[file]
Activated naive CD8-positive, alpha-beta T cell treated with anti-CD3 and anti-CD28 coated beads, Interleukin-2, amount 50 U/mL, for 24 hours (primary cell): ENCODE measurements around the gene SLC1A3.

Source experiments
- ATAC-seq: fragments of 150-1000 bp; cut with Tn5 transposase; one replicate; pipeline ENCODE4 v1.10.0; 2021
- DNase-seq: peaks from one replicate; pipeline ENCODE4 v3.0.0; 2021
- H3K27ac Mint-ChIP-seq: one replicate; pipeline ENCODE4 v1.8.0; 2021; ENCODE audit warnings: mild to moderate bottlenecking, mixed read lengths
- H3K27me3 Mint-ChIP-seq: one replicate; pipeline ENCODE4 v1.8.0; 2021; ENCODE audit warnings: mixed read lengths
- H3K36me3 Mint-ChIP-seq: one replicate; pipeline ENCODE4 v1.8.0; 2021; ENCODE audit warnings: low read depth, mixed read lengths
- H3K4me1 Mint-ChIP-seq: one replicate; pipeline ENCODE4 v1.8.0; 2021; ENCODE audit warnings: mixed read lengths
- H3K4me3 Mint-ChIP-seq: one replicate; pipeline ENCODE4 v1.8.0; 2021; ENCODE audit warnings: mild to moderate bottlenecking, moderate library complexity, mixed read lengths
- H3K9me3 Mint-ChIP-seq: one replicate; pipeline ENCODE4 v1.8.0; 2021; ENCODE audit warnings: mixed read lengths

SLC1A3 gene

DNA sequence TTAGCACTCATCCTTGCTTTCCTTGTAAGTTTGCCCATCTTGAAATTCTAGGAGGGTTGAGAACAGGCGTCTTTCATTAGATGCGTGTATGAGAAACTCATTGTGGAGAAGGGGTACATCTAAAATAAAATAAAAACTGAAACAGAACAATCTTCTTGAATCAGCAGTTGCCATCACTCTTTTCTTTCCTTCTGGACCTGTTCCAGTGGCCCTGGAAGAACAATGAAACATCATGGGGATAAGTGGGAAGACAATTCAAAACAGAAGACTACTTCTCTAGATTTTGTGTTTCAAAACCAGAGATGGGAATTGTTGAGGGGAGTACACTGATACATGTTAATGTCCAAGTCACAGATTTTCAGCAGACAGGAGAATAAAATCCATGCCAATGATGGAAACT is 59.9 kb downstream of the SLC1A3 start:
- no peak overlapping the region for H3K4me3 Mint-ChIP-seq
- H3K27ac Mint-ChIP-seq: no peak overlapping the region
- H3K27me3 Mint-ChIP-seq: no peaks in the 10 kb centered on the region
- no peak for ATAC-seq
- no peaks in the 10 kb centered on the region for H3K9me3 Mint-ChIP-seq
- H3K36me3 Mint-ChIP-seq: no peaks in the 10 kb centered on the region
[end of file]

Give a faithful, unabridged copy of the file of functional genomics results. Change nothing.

Activated naive CD8-positive, alpha-beta T cell treated with anti-CD3 and anti-CD28 coated beads, Interleukin-2, amount 50 U/mL, for 24 hours (primary cell): ENCODE measurements around the gene SLC1A3.

Source experiments
- ATAC-seq: fragments of 150-1000 bp; cut with Tn5 transposase; one replicate; pipeline ENCODE4 v1.10.0; 2021
- DNase-seq: peaks from one replicate; pipeline ENCODE4 v3.0.0; 2021
- H3K27ac Mint-ChIP-seq: one replicate; pipeline ENCODE4 v1.8.0; 2021; ENCODE audit warnings: mild to moderate bottlenecking, mixed read lengths
- H3K27me3 Mint-ChIP-seq: one replicate; pipeline ENCODE4 v1.8.0; 2021; ENCODE audit warnings: mixed read lengths
- H3K36me3 Mint-ChIP-seq: one replicate; pipeline ENCODE4 v1.8.0; 2021; ENCODE audit warnings: low read depth, mixed read lengths
- H3K4me1 Mint-ChIP-seq: one replicate; pipeline ENCODE4 v1.8.0; 2021; ENCODE audit warnings: mixed read lengths
- H3K4me3 Mint-ChIP-seq: one replicate; pipeline ENCODE4 v1.8.0; 2021; ENCODE audit warnings: mild to moderate bottlenecking, moderate library complexity, mixed read lengths
- H3K9me3 Mint-ChIP-seq: one replicate; pipeline ENCODE4 v1.8.0; 2021; ENCODE audit warnings: mixed read lengths

SLC1A3 gene

DNA sequence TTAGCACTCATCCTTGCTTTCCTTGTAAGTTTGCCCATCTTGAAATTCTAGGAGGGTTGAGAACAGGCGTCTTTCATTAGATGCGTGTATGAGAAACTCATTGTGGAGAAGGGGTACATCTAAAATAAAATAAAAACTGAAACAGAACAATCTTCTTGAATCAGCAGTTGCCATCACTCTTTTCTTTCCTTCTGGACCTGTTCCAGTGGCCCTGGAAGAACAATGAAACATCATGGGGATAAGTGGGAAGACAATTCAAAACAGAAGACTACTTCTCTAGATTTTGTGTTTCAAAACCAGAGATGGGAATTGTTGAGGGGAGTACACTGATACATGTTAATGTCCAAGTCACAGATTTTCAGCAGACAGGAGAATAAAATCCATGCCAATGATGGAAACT is 59.9 kb downstream of the SLC1A3 start:
- no peak overlapping the region for H3K4me3 Mint-ChIP-seq
- H3K27ac Mint-ChIP-seq: no peak overlapping the region
- H3K27me3 Mint-ChIP-seq: no peaks in the 10 kb centered on the region
- no peak for ATAC-seq
- no peaks in the 10 kb centered on the region for H3K9me3 Mint-ChIP-seq
- H3K36me3 Mint-ChIP-seq: no peaks in the 10 kb centered on the region